Home Computer device The device detects the “scent imprints” of pests: USDA ARS

The device detects the “scent imprints” of pests: USDA ARS

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Contact: Jan Suszkiw
Email: [email protected]

January 11, 2022

A team from the Agricultural Research Service (ARS) and university scientists have developed an electronic nose to detect whitefly infestations on tomato plants.

The “E-Nose” works by detecting a specific cocktail of chemicals, called volatile organic compounds (VOCs), that tomato plants release into the air when attacked by whiteflies. In nature, these chemicals put other plants on high alert. Scientists hope the electronic nose will also alert growers so they can refine their use of whitefly killer insecticides, biological control agents like parasitic wasps, or other measures.

According to Heping Zhu, an agricultural engineer at the ARS Application Technology Research Unit in Wooster, Ohio, which co-developed the E-nose with collaborators from Ohio State and the University of Tennessee-Knoxville, whiteflies are the major insect pests in the United States. market tomatoes, which were valued at $ 721 million in 2020.

Left unchecked, adult whiteflies and their immature pupae probe the undersides of the leaves of tomato plants for sap, causing them to turn yellow, curl or drop. Feeding whiteflies can also cause fruit to ripen unevenly and transmit viral diseases that further weaken plants.

Monitoring for whiteflies typically involves checking a threshold number of pests per leaf on a sample of plants or captured in sticky traps, both of which are time consuming processes.

But, the scientists wondered, what if plants could alert growers themselves and in real time?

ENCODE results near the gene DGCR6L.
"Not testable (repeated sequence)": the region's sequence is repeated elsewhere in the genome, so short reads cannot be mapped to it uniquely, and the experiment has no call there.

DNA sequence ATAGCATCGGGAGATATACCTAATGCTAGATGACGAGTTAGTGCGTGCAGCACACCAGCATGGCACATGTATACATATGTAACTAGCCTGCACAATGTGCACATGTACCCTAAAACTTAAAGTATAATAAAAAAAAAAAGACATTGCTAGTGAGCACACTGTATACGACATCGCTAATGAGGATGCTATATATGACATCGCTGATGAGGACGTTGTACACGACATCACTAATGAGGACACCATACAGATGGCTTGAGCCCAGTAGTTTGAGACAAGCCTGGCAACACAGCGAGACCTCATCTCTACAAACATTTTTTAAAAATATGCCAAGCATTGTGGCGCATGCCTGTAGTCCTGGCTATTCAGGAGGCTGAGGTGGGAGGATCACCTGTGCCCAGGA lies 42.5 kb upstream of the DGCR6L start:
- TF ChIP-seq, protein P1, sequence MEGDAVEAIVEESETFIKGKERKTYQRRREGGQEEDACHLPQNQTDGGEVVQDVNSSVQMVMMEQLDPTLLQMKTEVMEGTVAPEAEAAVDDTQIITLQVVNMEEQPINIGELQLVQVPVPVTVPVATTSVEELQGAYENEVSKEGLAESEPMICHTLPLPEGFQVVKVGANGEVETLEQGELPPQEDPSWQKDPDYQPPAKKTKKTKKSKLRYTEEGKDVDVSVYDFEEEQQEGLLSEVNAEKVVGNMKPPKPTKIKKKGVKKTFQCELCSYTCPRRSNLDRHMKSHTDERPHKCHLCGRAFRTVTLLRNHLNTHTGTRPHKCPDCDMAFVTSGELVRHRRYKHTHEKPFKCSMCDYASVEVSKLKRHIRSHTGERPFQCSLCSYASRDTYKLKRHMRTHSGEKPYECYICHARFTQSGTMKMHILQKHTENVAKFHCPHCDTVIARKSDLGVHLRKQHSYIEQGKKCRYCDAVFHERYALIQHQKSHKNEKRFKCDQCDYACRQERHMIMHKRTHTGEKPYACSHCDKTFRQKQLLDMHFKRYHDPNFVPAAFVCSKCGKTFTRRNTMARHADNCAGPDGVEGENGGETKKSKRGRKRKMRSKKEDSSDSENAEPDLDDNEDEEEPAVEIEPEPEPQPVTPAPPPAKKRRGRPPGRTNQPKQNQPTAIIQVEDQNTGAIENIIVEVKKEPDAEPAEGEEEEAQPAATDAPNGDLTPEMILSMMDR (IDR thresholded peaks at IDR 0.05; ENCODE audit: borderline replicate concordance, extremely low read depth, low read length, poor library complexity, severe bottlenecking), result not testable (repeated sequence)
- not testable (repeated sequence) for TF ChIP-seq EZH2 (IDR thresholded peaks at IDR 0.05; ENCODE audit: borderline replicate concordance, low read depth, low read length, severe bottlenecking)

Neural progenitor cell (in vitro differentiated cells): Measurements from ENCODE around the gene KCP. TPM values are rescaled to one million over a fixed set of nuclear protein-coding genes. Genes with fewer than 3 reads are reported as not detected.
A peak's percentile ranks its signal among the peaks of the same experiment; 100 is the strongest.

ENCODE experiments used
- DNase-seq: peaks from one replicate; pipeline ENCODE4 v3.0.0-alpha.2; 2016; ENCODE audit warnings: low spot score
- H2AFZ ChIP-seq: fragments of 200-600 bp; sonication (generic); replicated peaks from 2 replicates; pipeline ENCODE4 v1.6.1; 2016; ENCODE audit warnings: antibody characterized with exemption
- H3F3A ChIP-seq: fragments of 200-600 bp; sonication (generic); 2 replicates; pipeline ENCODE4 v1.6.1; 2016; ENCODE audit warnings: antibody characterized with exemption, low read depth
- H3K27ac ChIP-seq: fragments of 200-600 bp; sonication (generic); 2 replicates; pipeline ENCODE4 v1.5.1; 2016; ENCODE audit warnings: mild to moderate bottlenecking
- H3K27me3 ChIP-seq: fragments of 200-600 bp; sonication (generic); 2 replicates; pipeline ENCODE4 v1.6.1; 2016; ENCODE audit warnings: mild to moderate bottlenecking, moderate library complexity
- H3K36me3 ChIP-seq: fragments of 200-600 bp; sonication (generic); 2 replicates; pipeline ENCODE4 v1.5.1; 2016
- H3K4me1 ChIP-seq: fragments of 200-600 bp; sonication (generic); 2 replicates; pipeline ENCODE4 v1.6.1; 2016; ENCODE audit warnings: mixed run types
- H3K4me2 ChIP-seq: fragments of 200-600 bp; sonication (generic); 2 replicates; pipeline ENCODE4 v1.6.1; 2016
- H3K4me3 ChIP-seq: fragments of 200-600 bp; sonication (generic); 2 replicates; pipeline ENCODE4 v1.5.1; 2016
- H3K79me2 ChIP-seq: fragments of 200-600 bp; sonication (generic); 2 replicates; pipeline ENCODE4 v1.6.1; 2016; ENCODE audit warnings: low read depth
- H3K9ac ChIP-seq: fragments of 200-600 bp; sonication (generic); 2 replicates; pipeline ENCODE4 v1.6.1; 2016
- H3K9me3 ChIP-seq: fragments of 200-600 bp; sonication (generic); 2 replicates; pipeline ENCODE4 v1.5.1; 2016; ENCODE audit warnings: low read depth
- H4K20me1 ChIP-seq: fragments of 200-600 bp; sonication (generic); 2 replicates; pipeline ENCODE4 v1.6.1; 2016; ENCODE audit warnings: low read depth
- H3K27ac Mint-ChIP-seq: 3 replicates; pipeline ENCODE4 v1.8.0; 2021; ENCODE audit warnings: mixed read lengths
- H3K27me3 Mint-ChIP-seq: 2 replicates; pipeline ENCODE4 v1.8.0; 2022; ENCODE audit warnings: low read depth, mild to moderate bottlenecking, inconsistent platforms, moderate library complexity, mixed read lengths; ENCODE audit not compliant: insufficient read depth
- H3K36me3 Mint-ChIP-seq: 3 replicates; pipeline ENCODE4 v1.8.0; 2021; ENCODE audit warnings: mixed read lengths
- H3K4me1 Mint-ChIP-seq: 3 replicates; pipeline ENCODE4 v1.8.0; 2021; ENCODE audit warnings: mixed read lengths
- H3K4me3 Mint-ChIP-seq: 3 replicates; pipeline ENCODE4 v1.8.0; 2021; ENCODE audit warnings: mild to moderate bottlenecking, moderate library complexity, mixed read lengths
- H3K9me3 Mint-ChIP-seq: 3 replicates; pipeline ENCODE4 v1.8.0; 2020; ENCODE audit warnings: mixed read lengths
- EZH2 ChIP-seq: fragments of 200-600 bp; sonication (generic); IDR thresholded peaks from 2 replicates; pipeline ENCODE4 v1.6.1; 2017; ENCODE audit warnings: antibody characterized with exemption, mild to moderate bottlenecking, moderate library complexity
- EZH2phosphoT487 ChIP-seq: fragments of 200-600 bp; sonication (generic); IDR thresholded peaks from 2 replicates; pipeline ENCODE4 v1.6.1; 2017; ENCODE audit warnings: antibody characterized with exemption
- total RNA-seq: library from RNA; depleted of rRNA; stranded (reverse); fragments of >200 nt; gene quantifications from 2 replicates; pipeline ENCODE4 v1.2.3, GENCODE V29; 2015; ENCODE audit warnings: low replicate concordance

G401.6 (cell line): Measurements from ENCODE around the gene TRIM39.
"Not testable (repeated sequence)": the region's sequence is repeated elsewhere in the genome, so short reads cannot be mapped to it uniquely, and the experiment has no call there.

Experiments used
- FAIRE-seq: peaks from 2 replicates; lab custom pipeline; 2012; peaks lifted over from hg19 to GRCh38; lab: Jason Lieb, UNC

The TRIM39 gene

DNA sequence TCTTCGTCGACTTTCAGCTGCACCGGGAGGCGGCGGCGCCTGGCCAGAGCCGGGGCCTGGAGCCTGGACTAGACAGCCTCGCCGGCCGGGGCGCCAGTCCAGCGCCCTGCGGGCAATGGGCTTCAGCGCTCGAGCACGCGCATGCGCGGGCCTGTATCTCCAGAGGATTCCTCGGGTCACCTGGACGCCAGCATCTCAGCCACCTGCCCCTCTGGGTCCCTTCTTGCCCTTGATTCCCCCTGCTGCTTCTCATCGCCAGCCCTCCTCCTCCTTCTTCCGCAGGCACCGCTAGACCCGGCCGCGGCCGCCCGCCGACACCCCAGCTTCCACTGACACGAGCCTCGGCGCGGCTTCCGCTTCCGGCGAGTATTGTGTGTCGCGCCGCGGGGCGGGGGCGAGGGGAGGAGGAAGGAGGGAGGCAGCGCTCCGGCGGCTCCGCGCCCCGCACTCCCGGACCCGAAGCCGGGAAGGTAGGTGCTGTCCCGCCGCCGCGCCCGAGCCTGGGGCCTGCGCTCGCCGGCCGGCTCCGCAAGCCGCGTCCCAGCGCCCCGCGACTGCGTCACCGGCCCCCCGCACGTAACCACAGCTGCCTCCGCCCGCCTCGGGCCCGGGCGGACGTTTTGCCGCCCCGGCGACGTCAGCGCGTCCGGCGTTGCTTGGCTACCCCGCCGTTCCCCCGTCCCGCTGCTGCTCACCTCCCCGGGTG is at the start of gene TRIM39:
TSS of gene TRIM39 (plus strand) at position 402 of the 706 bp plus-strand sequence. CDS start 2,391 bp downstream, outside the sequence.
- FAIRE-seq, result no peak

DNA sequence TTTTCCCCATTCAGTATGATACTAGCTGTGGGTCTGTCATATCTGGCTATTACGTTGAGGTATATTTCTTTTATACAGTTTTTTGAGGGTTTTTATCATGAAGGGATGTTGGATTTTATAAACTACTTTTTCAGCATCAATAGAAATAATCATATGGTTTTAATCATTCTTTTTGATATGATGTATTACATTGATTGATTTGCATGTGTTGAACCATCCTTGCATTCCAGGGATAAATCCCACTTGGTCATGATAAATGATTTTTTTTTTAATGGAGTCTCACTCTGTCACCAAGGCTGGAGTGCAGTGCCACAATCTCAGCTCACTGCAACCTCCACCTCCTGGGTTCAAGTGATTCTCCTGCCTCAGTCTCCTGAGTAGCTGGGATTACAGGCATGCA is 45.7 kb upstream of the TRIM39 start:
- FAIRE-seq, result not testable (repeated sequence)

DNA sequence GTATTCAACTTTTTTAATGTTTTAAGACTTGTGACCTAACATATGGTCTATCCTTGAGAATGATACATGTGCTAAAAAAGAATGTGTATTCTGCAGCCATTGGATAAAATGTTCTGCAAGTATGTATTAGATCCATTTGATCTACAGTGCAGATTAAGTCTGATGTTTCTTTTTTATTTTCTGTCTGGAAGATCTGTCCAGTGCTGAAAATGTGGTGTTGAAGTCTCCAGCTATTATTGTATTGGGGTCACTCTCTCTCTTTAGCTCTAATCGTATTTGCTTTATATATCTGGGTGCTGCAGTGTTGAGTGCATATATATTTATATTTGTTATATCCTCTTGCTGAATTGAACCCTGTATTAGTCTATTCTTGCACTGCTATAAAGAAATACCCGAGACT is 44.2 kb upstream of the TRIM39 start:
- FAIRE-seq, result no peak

An electronic nose that detects whitefly infested tomato plants could help greenhouse growers plan their pest control use. Graphic by Heping Zhu, ARS, and Shaoqing Cui, Ohio State University.

To this end, the researchers designed a prototype electronic nose device the size of a shoebox that could operate in the greenhouse. According to Zhu, the device mimics the smell of mammals and the brain’s ability to recognize certain smells. But instead of a nasal passage, receptor cells, and olfactory bulb, the E-nose uses gas sensors, data acquisition modules, and other components.

A key feature of the E-nose is a nerve-like circuit board that helps convert VOC samples from the air into digital signals. These signals are in turn transmitted to the “brain” of the system, a mathematical algorithm programmed to recognize specific types and concentrations – or “scent imprints” – of VOCs that tomato plants give off when attacked.

In greenhouse tests, the E-nose displayed the VOC fingerprints of these plants as different lines with different colors that rose sharply and steadily to the right of an LED screen. In addition, the system distinguished the scent imprints of tomato plants infested with whitefly from those not infested, as well as plants whose leaves were punctured with pins for comparison.

With further testing and development, the E-nose could give greenhouse growers another monitoring tool to use in deciding where, when and how to best suppress whitefly infestations before they reach economically damaging levels. . In addition to whiteflies, E-nose has also successfully detected aphids infesting tomatoes and pests of other greenhouse crops.

“The future E-nose system can be designed as a portable device allowing growers to take samples from individual plants,” Zhu said. “It can also be designed as a computer-controlled cloud network system that consists of several smart sensors placed at different locations in the greenhouse, so that the computer can automatically collect samples and monitor infestations 24 hours a day.”

Details of the team’s findings were published in the October 2021 issue of Chemosensors and in the August 2019 issue of Sensors.

The Agricultural Research Service is the principal in-house scientific research organization of the United States Department of Agriculture. On a daily basis, the ARS focuses on solutions to agricultural problems affecting America. Every dollar invested in agricultural research has an economic impact of $ 17.